December can be a financially hard month for many. Here, we’ve found 7 ways you can give a little (or a lot) to help those less fortunate before Christmas Day.
The majority of 2017 has been a bit bleak and disastrous. From Trump being elected as the 45th American President to Brexit, it certainly won’t be a year remembered for its great historic triumphs. But that doesn’t mean it needs to end the same way as it began, especially since we’ve now entered the season of goodwill.
During the month of December, we’re usually so busy running around picking presents for people and secretly hoping for a few things in return, that in truth we may not stop to think of others less fortunate than ourselves.
But with 14 million people currently living in poverty across Britain and an estimated one million UK families struggling to pay the bills this Christmas, sharing just a little will mean a lot.
This year, many charities are asking for your help, which is why we’ve compiled a list of easy and simple ways to give back before Christmas Day. Read on to find out how you can contribute.
1. Donate to your local food bank
With reports of food banks facing their biggest demands yet, an expected record number of families across the UK will be receiving their Christmas meal from one this December. With this in mind, The Trussell Trust – a poverty charity – are asking for your help.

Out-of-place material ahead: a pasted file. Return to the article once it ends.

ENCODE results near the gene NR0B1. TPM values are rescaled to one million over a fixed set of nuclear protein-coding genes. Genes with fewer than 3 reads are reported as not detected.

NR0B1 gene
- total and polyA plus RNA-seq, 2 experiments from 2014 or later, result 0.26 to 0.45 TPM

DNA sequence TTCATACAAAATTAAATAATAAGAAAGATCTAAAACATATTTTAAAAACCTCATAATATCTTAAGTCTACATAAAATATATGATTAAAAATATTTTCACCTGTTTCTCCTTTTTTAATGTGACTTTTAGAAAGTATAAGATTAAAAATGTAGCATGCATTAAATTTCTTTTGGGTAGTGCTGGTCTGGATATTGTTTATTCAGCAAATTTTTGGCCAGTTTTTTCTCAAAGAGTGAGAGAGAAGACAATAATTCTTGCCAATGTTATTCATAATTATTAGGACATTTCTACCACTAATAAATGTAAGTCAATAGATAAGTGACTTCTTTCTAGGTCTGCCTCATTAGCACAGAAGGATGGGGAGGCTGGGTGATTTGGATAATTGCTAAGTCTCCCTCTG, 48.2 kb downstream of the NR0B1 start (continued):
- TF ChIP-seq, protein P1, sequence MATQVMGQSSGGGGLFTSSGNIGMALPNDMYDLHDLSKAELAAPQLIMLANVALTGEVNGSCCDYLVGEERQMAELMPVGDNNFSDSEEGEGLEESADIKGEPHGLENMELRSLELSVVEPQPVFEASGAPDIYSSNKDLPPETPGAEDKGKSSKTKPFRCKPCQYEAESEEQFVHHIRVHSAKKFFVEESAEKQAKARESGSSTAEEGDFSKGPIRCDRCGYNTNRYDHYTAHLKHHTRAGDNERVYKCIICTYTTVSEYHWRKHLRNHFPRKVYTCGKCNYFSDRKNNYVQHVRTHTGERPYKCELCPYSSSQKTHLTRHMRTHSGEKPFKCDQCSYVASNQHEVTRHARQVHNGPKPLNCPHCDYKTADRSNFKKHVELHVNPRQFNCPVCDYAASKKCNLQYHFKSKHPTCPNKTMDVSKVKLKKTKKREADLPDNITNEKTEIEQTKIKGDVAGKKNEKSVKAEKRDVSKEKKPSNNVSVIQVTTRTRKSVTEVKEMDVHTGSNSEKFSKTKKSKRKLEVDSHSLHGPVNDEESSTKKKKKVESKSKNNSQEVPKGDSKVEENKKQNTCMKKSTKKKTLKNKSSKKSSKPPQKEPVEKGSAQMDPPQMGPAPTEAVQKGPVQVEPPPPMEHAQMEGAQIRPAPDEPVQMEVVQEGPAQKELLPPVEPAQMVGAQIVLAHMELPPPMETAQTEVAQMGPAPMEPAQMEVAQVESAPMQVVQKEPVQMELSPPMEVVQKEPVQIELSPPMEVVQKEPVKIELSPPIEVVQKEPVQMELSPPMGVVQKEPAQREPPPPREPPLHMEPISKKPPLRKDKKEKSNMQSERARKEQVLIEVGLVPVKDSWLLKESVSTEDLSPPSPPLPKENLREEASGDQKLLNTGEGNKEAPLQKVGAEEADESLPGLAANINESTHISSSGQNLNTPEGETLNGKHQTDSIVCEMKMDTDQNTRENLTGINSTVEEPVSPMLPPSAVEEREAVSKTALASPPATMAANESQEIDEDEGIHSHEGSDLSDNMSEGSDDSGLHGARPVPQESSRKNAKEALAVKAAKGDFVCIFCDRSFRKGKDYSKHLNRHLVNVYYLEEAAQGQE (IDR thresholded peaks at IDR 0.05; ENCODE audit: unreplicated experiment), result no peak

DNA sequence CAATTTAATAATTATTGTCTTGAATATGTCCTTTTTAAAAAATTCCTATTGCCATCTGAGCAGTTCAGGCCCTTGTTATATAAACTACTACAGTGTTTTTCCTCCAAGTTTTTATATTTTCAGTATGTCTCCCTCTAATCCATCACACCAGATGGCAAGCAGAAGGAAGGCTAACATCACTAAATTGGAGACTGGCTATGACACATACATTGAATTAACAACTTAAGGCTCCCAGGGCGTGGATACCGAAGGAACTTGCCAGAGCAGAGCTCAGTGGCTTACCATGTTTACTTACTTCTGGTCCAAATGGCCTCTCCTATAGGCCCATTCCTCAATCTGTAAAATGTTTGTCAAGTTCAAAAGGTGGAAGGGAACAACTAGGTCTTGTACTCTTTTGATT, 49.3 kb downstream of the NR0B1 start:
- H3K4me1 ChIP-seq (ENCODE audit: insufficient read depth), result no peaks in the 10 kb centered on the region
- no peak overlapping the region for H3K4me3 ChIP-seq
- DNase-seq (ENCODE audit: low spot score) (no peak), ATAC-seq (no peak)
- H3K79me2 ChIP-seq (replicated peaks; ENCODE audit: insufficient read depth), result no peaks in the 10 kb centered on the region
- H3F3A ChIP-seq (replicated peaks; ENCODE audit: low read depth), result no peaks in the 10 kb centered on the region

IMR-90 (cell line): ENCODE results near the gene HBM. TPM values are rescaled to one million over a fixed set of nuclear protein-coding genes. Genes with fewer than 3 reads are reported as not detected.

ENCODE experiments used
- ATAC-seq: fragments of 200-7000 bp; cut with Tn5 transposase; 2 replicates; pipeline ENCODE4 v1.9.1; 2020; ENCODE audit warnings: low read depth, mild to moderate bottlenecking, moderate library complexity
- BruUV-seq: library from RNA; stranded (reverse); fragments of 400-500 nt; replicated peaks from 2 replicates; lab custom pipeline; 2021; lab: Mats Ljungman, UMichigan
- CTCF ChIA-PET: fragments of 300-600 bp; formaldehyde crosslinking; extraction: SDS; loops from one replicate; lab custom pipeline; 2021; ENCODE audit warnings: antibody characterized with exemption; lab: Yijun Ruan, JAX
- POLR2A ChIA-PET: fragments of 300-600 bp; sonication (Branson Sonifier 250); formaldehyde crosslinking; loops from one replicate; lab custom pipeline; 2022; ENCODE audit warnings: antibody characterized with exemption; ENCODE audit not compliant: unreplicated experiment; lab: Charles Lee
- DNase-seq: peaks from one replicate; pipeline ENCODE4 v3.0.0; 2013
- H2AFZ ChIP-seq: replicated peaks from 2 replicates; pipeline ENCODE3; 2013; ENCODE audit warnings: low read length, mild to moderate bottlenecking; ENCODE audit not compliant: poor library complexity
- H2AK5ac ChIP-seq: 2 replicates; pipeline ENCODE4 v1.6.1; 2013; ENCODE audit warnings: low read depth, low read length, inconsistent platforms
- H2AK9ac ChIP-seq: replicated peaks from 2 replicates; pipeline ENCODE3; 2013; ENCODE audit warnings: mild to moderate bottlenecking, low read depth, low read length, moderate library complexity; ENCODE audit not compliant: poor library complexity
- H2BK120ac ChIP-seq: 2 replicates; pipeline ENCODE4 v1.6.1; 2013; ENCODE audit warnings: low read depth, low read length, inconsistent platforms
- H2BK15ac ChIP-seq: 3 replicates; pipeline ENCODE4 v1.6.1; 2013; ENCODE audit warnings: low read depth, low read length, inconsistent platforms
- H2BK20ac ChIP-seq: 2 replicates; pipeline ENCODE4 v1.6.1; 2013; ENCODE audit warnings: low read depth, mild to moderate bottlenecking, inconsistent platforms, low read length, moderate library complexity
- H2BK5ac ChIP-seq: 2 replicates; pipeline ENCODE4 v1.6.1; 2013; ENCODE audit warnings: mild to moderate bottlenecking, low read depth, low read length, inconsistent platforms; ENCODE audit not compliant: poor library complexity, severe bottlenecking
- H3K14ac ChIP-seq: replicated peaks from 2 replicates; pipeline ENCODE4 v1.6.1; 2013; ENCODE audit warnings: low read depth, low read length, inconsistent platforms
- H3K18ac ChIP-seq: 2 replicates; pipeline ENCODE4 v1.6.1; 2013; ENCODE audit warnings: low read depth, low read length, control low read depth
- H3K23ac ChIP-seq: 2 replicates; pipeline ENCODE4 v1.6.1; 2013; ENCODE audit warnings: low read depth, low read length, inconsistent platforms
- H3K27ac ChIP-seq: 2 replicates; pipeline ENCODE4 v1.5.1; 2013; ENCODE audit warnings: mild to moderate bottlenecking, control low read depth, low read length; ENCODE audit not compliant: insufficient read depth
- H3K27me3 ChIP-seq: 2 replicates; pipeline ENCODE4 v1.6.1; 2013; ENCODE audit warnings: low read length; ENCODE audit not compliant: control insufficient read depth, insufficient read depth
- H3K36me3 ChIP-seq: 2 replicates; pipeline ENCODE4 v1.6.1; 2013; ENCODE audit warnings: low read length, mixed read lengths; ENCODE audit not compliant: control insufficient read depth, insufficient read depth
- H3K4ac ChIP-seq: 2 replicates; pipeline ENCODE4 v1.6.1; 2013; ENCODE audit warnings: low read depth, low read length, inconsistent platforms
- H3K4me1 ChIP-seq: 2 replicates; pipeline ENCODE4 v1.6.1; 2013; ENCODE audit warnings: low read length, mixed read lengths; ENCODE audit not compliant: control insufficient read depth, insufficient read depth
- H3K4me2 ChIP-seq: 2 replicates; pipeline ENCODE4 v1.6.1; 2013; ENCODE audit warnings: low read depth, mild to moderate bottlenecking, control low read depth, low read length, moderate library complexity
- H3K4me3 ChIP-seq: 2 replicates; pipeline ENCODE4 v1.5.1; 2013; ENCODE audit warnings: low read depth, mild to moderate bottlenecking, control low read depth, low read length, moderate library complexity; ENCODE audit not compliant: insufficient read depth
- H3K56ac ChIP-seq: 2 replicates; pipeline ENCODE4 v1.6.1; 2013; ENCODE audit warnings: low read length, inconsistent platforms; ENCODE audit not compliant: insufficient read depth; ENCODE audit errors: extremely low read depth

“For many, this Christmas will not be a time for celebration. Every year we see a spike in demand but this year foodbanks are expecting their busiest Christmas yet. Foodbanks will be working hard to provide not only those regular essentials, like pasta and cereal, but also little extras that offer hope at a time when people need it the most. The stories are as inspiring as they are heart-breaking - one mum told us that she was relieved, as her daughter’s first Christmas was taken care of with help from the foodbank,” says Mark Ward, Interim Chief Executive of The Trussell Trust.
“Last December, the public’s generosity meant foodbanks could help thousands of people across the country. But when the festive season is over there will still be people in our communities unable to afford food. Foodbanks rely on donations, which is why we’re asking the public to show that same generosity again, not only this December but in the months that follow Christmas too.”
The Trussell Trust relies on voluntary donations – from money, food and your time. You can find out where your nearest food bank is here. And for more information on what’s best to give, you can see the charity’s list here.
2. Have a chat with an elderly person over the phone
The charity found 1.4 million elderly people felt that Christmas Day just ‘passes them by’ and is therefore calling on people to help them tackle loneliness this year.
“Chronic loneliness is not only horrible to experience day in, day out, it can also have a devastating impact on an older person’s mental and physical health. That’s why at Age UK we are committed to being here year round for older people, to help tackle the loneliness that is blighting far too many lives,” explains Caroline Abrahams, charity director at Age UK.